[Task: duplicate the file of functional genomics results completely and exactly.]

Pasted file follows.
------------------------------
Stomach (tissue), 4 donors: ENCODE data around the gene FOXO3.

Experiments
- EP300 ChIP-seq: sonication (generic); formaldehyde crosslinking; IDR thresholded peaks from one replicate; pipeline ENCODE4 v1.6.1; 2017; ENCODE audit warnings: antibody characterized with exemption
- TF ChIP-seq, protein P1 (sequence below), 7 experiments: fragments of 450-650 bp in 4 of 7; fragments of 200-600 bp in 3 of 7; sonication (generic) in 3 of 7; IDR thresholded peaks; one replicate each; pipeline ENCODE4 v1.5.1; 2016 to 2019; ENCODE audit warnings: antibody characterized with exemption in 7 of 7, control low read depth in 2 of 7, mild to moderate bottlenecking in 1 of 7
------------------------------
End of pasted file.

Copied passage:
Stomach (tissue), 4 donors: ENCODE data around the gene FOXO3.

Experiments
- EP300 ChIP-seq: sonication (generic); formaldehyde crosslinking; IDR thresholded peaks from one replicate; pipeline ENCODE4 v1.6.1; 2017; ENCODE audit warnings: antibody characterized with exemption
- TF ChIP-seq, protein P1 (sequence below), 7 experiments: fragments of 450-650 bp in 4 of 7; fragments of 200-600 bp in 3 of 7; sonication (generic) in 3 of 7; IDR thresholded peaks; one replicate each; pipeline ENCODE4 v1.5.1; 2016 to 2019; ENCODE audit warnings: antibody characterized with exemption in 7 of 7, control low read depth in 2 of 7, mild to moderate bottlenecking in 1 of 7